One of the things that the first International Conference on Population and Development (ICPD) in 1994 envisaged was that countries would put in place structures and mechanisms to enable data on population inform policies and programmes at the sub-national level. Further, the need to have development data at the local level has been amplified by the sustainable development goals as an important means through which resource allocation can be directed to reduce inequalities within countries.The need to have development data at the local level has been amplified by the sustainable development goals as an important means through which resource allocation can be directed to reduce inequalities within countries. Click To Tweet
However, there are challenges and obstacles to countries realising this action and much of it has to do with unavailability of data at the sub-national level and inability to conduct small area estimations using available population data at the national level.
To take stock of efforts by countries to have and use sub-national data, the ICPD25 Nairobi Summit had a dedicated session on the use of data for development planning at the sub-national levels.
Dr Bernard Onyango, Senior Knowledge Translation Scientist – AFIDEP, moderated this session, which had the following panelists: Mr Saitoti Torome, Permanent Secretary, State Department of National Treasury and Planning in Kenya; Mr Charles Banda, Director, Department of Population Development in the Ministry of National Development Planning in Zambia; and Professor Alfred Agwanda, Associate Professor at the Population Studies and Research Institute at the University of Nairobi, Kenya.
Mr Saitoti Torome said that among key challenges is that it is difficult to get some datasets at the lowest levels, compounded by the fact that data is periodical and expensive to collect. He however noted that in addition to the national census conducted every ten years, there are other complimentary data collection surveys such as the comprehensive household budget surveys that help to determine poverty levels. These surveys have helped to inform development of an equalisation fund that is given to marginalised regions to implement specific projects to do with health, water provision, and other areas that the communities identify as areas of need.
Mr Torome pointed out that since Kenya embarked on a devolved system of governance in 2010, effort has been made to align the data collected with the 47 counties and their development plan. “We used to have statistical abstracts at the national level but now these are also available at the county level and are important in helping the private sector make investment decisions,” he said.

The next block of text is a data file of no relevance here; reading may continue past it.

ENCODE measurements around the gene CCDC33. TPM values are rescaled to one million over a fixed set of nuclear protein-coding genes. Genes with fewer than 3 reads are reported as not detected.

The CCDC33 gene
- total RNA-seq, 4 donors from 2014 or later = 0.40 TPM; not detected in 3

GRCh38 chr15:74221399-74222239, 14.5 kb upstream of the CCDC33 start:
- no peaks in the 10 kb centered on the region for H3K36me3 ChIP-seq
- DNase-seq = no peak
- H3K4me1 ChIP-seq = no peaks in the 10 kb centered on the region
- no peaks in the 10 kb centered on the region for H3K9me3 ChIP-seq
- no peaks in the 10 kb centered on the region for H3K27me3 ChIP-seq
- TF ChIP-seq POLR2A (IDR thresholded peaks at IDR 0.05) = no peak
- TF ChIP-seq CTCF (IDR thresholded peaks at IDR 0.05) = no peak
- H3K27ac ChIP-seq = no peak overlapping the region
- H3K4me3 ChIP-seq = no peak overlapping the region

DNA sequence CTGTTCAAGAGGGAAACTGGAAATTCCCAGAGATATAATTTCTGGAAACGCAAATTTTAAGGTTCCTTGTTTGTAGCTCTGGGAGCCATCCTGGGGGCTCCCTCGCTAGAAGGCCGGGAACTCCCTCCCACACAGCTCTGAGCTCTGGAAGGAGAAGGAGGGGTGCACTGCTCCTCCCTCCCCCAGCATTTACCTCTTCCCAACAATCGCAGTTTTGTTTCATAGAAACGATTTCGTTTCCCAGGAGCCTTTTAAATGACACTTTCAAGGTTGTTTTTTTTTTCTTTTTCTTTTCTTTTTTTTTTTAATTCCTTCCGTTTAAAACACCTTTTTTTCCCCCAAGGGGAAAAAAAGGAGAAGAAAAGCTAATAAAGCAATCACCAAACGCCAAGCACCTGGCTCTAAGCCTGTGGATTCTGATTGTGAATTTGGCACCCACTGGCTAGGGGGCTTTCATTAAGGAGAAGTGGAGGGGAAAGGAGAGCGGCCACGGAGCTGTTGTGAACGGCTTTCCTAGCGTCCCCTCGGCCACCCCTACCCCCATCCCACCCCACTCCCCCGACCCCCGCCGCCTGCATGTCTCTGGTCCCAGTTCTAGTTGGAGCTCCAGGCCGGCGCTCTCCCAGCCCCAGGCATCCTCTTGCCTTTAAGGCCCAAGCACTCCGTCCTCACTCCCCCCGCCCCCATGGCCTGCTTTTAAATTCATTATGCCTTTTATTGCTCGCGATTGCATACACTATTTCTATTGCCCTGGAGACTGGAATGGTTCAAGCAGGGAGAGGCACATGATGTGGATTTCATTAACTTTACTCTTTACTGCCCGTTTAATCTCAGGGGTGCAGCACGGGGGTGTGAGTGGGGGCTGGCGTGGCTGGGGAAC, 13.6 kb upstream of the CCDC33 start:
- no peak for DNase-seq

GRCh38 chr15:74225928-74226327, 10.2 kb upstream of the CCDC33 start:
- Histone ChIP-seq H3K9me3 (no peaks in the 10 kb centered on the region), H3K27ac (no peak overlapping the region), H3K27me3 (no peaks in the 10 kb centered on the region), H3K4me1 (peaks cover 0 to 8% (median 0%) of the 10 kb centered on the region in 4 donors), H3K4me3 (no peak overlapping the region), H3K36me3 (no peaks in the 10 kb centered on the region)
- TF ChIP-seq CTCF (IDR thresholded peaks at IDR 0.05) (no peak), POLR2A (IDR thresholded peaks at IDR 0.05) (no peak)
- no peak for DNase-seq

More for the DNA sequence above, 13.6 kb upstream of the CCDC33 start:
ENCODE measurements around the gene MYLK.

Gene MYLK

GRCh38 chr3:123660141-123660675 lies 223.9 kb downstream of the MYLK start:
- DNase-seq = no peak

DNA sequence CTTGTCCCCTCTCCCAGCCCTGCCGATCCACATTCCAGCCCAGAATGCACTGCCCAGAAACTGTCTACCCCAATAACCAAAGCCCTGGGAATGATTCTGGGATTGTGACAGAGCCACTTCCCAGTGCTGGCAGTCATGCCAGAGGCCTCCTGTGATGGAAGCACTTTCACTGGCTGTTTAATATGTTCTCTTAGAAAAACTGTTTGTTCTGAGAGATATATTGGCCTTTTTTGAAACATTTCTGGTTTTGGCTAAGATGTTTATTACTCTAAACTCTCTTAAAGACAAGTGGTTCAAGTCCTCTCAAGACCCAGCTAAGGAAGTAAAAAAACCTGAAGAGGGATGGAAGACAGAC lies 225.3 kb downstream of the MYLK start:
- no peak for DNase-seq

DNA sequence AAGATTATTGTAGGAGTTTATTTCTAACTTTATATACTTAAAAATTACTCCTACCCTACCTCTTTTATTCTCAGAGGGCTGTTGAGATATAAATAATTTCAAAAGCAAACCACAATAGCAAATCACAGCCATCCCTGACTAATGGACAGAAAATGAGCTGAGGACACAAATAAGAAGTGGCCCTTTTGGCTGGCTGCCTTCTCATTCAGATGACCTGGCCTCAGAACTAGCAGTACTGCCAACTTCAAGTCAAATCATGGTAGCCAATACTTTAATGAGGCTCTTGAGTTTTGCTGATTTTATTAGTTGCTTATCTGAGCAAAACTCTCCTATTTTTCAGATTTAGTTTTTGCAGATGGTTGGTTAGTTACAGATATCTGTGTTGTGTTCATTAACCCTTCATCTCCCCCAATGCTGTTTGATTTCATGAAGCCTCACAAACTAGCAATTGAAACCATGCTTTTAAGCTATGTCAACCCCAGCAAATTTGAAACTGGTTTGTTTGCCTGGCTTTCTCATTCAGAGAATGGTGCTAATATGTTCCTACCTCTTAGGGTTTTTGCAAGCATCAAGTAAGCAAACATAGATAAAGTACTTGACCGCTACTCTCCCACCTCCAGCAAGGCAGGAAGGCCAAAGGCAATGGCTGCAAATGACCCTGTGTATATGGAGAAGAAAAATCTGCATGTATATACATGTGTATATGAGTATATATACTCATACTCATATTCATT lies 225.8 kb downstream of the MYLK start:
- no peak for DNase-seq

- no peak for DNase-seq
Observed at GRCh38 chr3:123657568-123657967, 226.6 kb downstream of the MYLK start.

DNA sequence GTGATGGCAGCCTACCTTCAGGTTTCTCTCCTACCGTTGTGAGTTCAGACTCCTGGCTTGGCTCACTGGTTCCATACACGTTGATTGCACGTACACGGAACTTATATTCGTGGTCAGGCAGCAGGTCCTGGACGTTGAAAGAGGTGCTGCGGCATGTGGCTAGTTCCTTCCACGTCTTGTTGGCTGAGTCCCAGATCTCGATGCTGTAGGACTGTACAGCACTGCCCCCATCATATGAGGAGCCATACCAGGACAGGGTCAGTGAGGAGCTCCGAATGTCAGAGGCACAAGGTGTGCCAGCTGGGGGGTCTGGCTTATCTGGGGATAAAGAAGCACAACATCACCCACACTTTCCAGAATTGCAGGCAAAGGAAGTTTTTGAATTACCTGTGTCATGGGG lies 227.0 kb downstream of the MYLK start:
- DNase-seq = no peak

Dr Agwanda said one approach to addressing the lack of data at the lowest administrative levels was to institute administrative data such as the health surveys at the sub-national level. And even more important to determine data that is already available and have at hand data scientists who can analyse it to “show interactions between people and the government.” Having data systems and the capacity to analyse and interprate is the only way to move away from “opinion-based policy-making and move towards evidence-based policymaking,” he said. As part of skills building, he emphasised the need for citizens to be empowered to know, access and use data. “We cannot keep data as a secret. It is owned by the citizens. The first fundamental principle is to provide them with access,” he said. He further underscored the need to use data to anticipate the future and take necessary steps to mitigate challenges rather than waiting to react to the problems when they happen.
Mr Charles Banda presented a case study of Zambia, where they conducted a sub-national analysis using a multi-dimensional approach with three indicators: Standard of living, Education and Health. This multidimensional poverty index was one way they overcame the challenge of data sources limitation as it offers multiple variables. The analysis has helped determine which counties are most deprived, which ones are most affected by issues to do with child marriage, school dropouts, low employment rates, among others. “The analysis gives a clear picture of countries most affected and informs where interventions are needed to reduce inequalities,” said Mr Banda.
Central to the discussions that ensued was the importance of internal funding for data collection exercises. This funding needs to be generated between the government, the private sector and other stakeholders. It was noted that the private sector are important players as they need the data to determine their markets. Linked to this is the capacity for countries to harness technology to collect, analyse and make data easily accessible within a short period of time.
An important recommendation was that in addition to deciding resource allocation based on population size and needs at the local levels, there was need to go further and determine level of need-based on age structure and sex. Different ages and sexes have different needs. “The needs of an 18-year-old are not the same as those of a 3-year-old.” It was noted that even though the formulas do not consider structure, Kenya is probably among the first country in the region to include intersex as a type of gender during the 2019 national population census. It however remains to be seen how the data collected will inform interventions for this particular group.